Text by Joshua Goh (Student Contribution)
MuseSG Volume 10 Issue 1 - June 2017
For the average Singaporean, the Japanese Occupation (1942 to 1945) is associated with tales of local heroism and courage. Speak to any member of our pioneer generation and chances are you will encounter personal stories that speak of fortitude in the face of brutality.
Yet, we do not often hear about the post-war fates of the Japanese occupiers, whose rule came to an abrupt end on 15 August, 1945. With the return of the British, what happened to the men and commanders of the Imperial Japanese Army who had ruled over Syonan-to (Japanese for “Light of the South”) for three years and six months? Was justice meted out to the alleged perpetrators of war crimes such as the Dai Kensho (Japanese for “great inspection” – referring to a general screening conducted in early 1942 to eliminate anti-Japanese elements in Singapore)?
Supported by the National Heritage Board's (NHB) Heritage Participation Grant and the Singapore Academy of Law, the Singapore War Crimes Trials web portal aims to plug these gaps in our often under-examined legal heritage. Conceived three years ago by National University of Singapore (NUS) Faculty of Law’s Assistant Professor, Dr Cheah Wui Ling, and NUS Law alumni and legal counsel, Ms Ng Pei Yi, this ambitious endeavour was born initially as a research project to uncover Singapore’s own version of the Nuremburg and Tokyo trials. The aim: to shed light on the 131 cases that were heard by British military officials between 1945 to 1948 at the Supreme Court Building on St. Andrew’s Road, whose original records have thus far been hived away in the British National Archives at Kew. The result: a comprehensive website featuring individual case- les and summaries, which was launched on 29 August, 2016 to a crowd that included members of the law fraternity, historians, and even representatives of civic organisations such as the International Red Cross.
The portal, however, is meant to be more than a researcher’s treasure vault. Testament to this was the public audience present at the portal’s launch, who contributed to a spirited discussion of the portal’s role in increasing public awareness of Singapore’s history. It is clear that the portal has gone beyond its initial academic roots, and has instead blossomed into a community-wide engagement effort. As the portal’s co-researcher Ms Ng Pei Yi testifies, this “spirit of open access” is one that the project hopes to cultivate. It is in line with this spirit that one is able to find explanatory charts and historical photographs on the portal, which complement the case files provided. Ms Ng emphasises that this is a deliberate design, drawn up in conjunction with marketing communications and design firm, Quirk Agency Pte Ltd, to ensure that the portal is easily accessible to everyone. Thus far, it seems this has been a success, for the site has garnered hits from as far abroad as Japan, the United Kingdom and the United States.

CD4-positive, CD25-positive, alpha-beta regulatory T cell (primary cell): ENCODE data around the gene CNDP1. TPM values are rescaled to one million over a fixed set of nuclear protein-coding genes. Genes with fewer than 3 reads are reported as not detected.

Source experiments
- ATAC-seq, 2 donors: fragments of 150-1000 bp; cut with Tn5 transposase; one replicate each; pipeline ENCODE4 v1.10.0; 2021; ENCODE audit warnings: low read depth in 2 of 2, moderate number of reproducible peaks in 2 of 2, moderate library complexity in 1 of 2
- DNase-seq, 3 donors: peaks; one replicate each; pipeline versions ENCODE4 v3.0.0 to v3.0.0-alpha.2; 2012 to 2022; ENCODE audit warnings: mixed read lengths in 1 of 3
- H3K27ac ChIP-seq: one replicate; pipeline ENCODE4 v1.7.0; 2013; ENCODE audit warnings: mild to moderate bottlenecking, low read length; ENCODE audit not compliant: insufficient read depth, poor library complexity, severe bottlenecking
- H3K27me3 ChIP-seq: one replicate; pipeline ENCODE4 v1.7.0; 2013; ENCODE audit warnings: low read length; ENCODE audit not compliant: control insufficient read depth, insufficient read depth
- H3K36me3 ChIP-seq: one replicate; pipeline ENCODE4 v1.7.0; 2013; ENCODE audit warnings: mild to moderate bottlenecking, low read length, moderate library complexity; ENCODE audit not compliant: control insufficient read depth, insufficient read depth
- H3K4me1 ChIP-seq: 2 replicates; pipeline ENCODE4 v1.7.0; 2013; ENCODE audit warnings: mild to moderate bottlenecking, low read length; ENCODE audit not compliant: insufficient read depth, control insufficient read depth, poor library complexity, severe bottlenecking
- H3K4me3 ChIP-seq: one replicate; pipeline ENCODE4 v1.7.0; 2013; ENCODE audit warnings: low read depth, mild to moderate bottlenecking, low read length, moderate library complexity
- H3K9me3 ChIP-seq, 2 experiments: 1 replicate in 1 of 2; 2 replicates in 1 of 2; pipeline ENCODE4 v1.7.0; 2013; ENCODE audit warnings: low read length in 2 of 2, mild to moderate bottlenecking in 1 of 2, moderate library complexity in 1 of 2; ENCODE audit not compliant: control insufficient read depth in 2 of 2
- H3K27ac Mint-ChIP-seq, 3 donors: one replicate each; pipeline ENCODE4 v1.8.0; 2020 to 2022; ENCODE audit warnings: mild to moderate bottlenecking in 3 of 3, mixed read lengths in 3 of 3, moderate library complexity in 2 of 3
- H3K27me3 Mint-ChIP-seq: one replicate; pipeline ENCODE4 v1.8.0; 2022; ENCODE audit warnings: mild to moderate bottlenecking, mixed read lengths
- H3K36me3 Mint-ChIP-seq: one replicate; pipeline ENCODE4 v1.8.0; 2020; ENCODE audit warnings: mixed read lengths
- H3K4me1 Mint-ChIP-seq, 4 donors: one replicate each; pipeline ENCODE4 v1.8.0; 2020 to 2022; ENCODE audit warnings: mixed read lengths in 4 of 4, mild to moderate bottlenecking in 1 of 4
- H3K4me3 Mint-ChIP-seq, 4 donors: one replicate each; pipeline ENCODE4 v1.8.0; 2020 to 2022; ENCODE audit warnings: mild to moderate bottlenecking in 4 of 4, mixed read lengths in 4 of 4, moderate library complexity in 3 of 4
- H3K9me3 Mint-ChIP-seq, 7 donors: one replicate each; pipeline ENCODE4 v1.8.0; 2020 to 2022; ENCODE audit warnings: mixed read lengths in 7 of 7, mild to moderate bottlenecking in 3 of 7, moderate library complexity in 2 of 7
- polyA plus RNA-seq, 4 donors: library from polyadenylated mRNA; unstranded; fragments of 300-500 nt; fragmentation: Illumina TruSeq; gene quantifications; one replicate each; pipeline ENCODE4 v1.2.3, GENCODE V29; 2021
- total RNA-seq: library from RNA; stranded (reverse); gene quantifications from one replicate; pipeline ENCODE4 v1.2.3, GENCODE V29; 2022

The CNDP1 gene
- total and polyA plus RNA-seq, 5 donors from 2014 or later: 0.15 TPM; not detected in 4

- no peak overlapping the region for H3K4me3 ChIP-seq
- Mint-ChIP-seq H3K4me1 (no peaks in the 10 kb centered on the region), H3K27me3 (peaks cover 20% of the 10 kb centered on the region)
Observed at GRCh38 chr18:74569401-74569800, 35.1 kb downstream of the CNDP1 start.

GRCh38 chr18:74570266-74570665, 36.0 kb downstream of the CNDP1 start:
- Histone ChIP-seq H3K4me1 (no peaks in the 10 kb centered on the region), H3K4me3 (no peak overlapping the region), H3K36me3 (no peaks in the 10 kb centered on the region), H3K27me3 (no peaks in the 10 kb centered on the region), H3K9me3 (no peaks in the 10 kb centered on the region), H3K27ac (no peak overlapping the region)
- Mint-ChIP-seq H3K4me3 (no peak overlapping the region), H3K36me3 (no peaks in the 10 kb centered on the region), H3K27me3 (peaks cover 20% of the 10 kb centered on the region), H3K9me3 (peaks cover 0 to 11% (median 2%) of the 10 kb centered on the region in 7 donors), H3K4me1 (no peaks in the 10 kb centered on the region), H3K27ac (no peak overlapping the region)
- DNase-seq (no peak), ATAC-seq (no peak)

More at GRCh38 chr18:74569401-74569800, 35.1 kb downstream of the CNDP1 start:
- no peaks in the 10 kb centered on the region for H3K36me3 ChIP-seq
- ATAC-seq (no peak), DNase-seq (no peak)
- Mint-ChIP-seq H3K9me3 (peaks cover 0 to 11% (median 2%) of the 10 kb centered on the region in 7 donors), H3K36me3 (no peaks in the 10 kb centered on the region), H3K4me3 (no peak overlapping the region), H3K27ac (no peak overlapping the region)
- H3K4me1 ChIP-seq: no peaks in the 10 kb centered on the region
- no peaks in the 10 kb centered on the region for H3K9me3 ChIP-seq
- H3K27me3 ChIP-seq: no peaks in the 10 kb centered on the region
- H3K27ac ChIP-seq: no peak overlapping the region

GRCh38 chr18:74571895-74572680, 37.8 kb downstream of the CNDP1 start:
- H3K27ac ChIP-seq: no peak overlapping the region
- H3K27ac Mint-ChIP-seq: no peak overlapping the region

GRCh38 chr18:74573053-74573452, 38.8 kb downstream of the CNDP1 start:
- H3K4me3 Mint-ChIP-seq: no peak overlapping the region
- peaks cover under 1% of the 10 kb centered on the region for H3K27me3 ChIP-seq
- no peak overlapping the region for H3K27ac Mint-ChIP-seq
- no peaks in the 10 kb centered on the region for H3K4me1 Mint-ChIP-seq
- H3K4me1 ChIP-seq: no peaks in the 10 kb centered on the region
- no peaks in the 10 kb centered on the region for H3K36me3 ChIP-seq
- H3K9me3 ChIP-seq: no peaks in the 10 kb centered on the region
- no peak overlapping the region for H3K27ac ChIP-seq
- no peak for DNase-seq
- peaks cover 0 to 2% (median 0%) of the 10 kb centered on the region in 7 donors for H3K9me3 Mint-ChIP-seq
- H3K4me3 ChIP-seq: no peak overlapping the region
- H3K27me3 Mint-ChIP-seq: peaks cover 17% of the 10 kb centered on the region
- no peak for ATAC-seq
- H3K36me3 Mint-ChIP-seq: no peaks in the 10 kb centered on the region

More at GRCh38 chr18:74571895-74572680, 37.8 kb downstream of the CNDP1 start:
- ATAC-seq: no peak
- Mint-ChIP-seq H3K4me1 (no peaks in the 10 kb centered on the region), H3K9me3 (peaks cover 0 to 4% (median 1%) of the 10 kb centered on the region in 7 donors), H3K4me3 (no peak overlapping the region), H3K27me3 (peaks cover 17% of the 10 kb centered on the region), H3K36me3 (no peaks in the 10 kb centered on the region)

Moving forward, Dr Cheah and Ms Ng were already looking forward to phase two of the portal in 2017, which will feature the perspectives of Singapore residents who were part of the trials – whether as victims or as witnesses. One case which both researchers hope to delve into concerns the notorious Double Tenth Incident of 1943, in which 57 civilians interred at Changi Gaol were tortured by the Kempeitai (Japanese military police). While detailed information surrounding this case can already be gleaned from the portal, the project’s second phase will further explore figures such as Toh Swee Koon, a Chinese interpreter implicated in the incident but whose death sentence was eventually not carried out for unexpected reasons. As the portal expands to amplify a wider array of voices, it is hoped that more Singaporeans will come aboard to contribute to, and discover for themselves, this slice of Singapore’s rich heritage.
Visit the Singapore War Crimes Trials Portal here.